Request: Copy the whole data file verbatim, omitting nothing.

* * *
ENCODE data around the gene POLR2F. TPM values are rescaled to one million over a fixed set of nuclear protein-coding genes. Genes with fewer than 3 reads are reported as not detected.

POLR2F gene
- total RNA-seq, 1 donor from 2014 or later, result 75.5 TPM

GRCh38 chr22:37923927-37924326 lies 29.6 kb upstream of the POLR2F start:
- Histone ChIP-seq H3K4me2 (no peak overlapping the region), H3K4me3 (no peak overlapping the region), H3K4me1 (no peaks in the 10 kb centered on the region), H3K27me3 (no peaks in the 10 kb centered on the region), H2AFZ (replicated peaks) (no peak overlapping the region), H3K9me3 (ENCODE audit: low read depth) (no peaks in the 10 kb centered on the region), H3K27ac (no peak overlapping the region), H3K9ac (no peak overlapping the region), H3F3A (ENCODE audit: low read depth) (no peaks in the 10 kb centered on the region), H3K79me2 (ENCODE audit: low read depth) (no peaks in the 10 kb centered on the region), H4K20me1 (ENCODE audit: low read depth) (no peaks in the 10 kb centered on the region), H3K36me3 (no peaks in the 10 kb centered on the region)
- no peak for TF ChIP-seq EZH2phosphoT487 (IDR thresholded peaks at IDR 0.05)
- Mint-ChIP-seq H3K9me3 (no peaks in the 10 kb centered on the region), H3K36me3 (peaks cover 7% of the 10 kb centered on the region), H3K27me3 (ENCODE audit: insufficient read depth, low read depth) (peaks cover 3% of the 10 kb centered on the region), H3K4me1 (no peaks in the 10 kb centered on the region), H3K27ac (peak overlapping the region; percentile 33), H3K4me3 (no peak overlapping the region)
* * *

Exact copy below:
ENCODE data around the gene POLR2F. TPM values are rescaled to one million over a fixed set of nuclear protein-coding genes. Genes with fewer than 3 reads are reported as not detected.

POLR2F gene
- total RNA-seq, 1 donor from 2014 or later, result 75.5 TPM

GRCh38 chr22:37923927-37924326 lies 29.6 kb upstream of the POLR2F start:
- Histone ChIP-seq H3K4me2 (no peak overlapping the region), H3K4me3 (no peak overlapping the region), H3K4me1 (no peaks in the 10 kb centered on the region), H3K27me3 (no peaks in the 10 kb centered on the region), H2AFZ (replicated peaks) (no peak overlapping the region), H3K9me3 (ENCODE audit: low read depth) (no peaks in the 10 kb centered on the region), H3K27ac (no peak overlapping the region), H3K9ac (no peak overlapping the region), H3F3A (ENCODE audit: low read depth) (no peaks in the 10 kb centered on the region), H3K79me2 (ENCODE audit: low read depth) (no peaks in the 10 kb centered on the region), H4K20me1 (ENCODE audit: low read depth) (no peaks in the 10 kb centered on the region), H3K36me3 (no peaks in the 10 kb centered on the region)
- no peak for TF ChIP-seq EZH2phosphoT487 (IDR thresholded peaks at IDR 0.05)
- Mint-ChIP-seq H3K9me3 (no peaks in the 10 kb centered on the region), H3K36me3 (peaks cover 7% of the 10 kb centered on the region), H3K27me3 (ENCODE audit: insufficient read depth, low read depth) (peaks cover 3% of the 10 kb centered on the region), H3K4me1 (no peaks in the 10 kb centered on the region), H3K27ac (peak overlapping the region; percentile 33), H3K4me3 (no peak overlapping the region)